“The question of death selection may be the most important decision in your life”
Seconds is just one of those films. Those who like, it love it. Those who don’t, well, they probably have no idea the film exists. The former spend a lot of time recommending the film to the latter.
In it, directionless/depressed/disappointed/disappointing Arthur Hamilton is given the chance to be ‘reborn’ as successful Malibu artist Tony Wilson. We’re talking faked death, new face, new body, new name, new life – the works. It’s not a story about technology or science gone wrong, though. This is a thriller, a horror, a political parable and a moral lesson – all shot through with a whiff of science fiction.
It died on its feet at the box office, which we’ve always found strange. Sure, it’s not typical Hollywood material. This wasn’t the kind of Rock Hudson Rock Hudson fans wanted to see. But you could say the same about director John Frankenheimer’s earlier film, the 1962 The Manchurian Candidate. That wasn’t the Frank Sinatra your average filmgoer had in mind, but it did well.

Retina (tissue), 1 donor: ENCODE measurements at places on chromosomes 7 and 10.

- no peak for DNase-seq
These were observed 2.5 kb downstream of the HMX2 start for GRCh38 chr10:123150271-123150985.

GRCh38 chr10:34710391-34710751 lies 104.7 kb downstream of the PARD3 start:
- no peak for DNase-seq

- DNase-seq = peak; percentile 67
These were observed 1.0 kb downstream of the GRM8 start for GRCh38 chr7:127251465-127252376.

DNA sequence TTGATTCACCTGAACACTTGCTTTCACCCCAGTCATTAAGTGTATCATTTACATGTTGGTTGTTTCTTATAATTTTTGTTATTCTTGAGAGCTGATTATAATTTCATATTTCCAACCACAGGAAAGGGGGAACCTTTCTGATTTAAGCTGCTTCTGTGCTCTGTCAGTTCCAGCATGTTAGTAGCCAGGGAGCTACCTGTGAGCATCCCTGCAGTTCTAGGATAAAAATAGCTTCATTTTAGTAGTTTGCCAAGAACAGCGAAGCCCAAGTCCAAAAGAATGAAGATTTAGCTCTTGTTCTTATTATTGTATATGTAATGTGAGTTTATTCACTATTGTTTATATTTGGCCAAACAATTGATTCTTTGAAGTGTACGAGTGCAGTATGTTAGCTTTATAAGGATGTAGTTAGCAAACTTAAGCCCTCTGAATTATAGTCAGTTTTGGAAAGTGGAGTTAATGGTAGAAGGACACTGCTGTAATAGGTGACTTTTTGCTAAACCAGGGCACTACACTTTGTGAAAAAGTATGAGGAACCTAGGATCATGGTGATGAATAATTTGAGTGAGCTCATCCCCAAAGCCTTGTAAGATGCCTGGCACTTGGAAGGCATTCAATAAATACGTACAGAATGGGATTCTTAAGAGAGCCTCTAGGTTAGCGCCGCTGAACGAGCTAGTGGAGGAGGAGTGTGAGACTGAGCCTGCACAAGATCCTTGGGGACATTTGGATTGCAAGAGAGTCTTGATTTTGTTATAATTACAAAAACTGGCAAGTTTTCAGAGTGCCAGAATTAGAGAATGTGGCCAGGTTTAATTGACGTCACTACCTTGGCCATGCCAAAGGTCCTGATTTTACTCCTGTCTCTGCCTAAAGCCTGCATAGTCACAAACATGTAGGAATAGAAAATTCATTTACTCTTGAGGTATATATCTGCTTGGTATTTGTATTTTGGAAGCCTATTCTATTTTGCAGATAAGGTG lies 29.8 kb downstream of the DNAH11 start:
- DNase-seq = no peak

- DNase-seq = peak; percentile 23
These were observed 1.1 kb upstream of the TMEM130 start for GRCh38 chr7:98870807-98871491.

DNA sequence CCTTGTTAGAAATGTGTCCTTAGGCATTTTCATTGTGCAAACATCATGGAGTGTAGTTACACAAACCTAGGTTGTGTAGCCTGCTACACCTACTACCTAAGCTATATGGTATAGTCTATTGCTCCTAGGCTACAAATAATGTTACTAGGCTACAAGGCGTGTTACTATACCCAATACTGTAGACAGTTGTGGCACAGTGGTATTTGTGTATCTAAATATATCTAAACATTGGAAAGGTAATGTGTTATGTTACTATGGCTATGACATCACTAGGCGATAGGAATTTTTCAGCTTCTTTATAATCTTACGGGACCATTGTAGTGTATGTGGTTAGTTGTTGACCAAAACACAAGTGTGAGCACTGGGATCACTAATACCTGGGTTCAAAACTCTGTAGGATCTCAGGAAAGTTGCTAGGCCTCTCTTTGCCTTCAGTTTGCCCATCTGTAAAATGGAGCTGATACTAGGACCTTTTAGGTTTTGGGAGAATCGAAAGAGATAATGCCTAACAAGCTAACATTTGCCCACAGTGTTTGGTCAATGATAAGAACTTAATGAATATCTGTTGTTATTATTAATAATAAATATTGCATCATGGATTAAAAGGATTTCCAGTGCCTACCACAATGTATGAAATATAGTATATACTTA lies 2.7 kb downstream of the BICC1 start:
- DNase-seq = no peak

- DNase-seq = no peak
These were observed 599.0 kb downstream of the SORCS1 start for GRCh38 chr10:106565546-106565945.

Maybe it was just too bleak. And let’s be clear, this film is bleak. We don’t want to give too much away, but a new life hardly does wonders for Arthur. This is a film about alienation, paranoia, a lack of freedom and a spiritual void, and there isn’t a happy ending. Oh boy is there not a happy ending.
Which isn’t to say it’s a depressing watch. Far from it. It’s dark but it’s clever, and it never shows off. This isn’t directionless arthouse. It’s tight. Seconds is an expertly crafted thriller, and visually, it’s on another level. James Wong Howe’s cinematography here is just something else. Way ahead of its time.
The Manchurian Candidate was Frankenheimer’s masterpiece. Seconds pushes it a close, well, second. It’s not a ‘cult’ film. It’s simply a really, really good film you haven’t seen yet.